The Greatest Grid


Building the Grid: From Paper to Street, Block and Lot

Selling Lots, Subdividing Estates

The Commissioners emphasized the benefits of a rectangular city plan for the construction of houses, but did not comment on the preceding step: the conversion of large city blocks into residential lots. An unstated advantage of the grid was its role in this conversion process: it created an easy format for the subdivision and development of land.

Before the grid, descriptive details delineated legal boundaries—a fence, a creek, a stone, sometimes a country road. On the grid, blocks were cut up into easily measured, stable, rectangular parcels. Read More The grid system stripped the land of topographical markers and specificity, and repackaged it as a standardized building lot. In short, land became a commodity. Of course, land had been bought and sold in New York before 1811, but the grid reconceptualized the island in one fell swoop, rationalized the real estate market, and enabled a change in the scale of development. In this sense, the 1811 grid gave birth to New York’s modern real estate market.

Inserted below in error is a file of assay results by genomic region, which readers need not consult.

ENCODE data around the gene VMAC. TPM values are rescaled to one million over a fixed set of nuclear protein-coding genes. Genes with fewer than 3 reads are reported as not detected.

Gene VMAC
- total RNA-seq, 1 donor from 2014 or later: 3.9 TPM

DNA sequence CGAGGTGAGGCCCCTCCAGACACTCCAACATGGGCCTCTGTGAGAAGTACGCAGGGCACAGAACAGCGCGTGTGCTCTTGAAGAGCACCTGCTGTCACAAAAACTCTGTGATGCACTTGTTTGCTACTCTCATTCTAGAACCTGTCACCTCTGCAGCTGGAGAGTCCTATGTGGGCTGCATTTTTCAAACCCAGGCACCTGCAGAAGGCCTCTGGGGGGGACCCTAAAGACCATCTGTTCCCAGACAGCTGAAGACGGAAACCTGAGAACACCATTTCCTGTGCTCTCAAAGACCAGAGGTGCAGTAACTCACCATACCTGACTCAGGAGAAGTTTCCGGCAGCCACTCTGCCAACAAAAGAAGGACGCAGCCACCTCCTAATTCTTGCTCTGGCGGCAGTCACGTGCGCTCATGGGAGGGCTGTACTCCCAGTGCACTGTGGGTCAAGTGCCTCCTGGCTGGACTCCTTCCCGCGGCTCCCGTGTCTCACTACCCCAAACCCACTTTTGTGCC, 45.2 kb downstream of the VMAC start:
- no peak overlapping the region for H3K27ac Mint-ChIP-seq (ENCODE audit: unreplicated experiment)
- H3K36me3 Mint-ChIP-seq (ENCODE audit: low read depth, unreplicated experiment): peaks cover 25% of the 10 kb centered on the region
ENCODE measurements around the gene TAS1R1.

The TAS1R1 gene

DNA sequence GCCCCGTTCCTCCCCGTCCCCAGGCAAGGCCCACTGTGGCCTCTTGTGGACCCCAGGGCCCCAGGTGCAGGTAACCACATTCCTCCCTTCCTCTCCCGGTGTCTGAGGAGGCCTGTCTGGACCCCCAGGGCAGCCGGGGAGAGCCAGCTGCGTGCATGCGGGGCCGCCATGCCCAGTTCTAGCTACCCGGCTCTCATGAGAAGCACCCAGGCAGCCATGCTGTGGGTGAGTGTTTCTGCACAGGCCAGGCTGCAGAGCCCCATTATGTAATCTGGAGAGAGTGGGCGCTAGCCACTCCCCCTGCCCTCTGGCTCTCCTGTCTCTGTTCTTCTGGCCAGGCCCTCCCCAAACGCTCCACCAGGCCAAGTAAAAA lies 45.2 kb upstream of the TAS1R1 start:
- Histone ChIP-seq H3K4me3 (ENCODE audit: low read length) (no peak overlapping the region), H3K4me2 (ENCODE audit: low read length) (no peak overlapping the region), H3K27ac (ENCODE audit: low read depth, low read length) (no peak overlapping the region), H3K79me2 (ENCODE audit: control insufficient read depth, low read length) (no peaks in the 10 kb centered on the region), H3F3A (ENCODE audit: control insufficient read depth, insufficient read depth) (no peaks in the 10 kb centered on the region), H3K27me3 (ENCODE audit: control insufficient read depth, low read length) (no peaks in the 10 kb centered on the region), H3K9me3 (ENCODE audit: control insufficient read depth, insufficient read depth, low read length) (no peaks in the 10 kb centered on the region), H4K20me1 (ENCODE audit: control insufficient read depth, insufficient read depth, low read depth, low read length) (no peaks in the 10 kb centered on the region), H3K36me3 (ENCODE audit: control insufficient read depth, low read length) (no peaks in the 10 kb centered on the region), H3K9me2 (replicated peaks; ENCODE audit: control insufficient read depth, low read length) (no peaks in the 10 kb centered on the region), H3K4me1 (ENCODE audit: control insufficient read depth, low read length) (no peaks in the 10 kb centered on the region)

A strength of the grid is the compatibility of its uniform structure with individual choices. The 1811 plan did not dictate lot dimensions, but the blocks yielded a modular system; a standard lot was 100 feet deep (half the block depth) and 20 or 25 feet wide. These lot widths were compatible with the varying block lengths and appropriate for individual town houses. As pre-grid estates were cut into blocks, owners put their property on the market, usually by auction, with modular subdivision plans such that purchasers could aggregate any number of lots. Show Less